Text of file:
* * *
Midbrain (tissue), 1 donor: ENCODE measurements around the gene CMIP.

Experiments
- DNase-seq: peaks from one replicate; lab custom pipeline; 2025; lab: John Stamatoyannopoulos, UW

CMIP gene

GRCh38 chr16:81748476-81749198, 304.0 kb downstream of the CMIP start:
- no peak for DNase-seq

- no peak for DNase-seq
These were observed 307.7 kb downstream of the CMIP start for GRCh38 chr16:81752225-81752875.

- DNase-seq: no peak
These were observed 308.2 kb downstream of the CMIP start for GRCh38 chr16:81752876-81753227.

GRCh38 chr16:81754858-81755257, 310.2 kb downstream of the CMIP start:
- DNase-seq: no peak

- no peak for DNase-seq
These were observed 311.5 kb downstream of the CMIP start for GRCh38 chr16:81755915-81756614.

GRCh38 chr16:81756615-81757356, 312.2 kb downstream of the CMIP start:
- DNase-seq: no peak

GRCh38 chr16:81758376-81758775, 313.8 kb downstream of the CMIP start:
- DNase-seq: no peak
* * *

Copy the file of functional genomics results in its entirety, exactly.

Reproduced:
Midbrain (tissue), 1 donor: ENCODE measurements around the gene CMIP.

Experiments
- DNase-seq: peaks from one replicate; lab custom pipeline; 2025; lab: John Stamatoyannopoulos, UW

CMIP gene

GRCh38 chr16:81748476-81749198, 304.0 kb downstream of the CMIP start:
- no peak for DNase-seq

- no peak for DNase-seq
These were observed 307.7 kb downstream of the CMIP start for GRCh38 chr16:81752225-81752875.

- DNase-seq: no peak
These were observed 308.2 kb downstream of the CMIP start for GRCh38 chr16:81752876-81753227.

GRCh38 chr16:81754858-81755257, 310.2 kb downstream of the CMIP start:
- DNase-seq: no peak

- no peak for DNase-seq
These were observed 311.5 kb downstream of the CMIP start for GRCh38 chr16:81755915-81756614.

GRCh38 chr16:81756615-81757356, 312.2 kb downstream of the CMIP start:
- DNase-seq: no peak

GRCh38 chr16:81758376-81758775, 313.8 kb downstream of the CMIP start:
- DNase-seq: no peak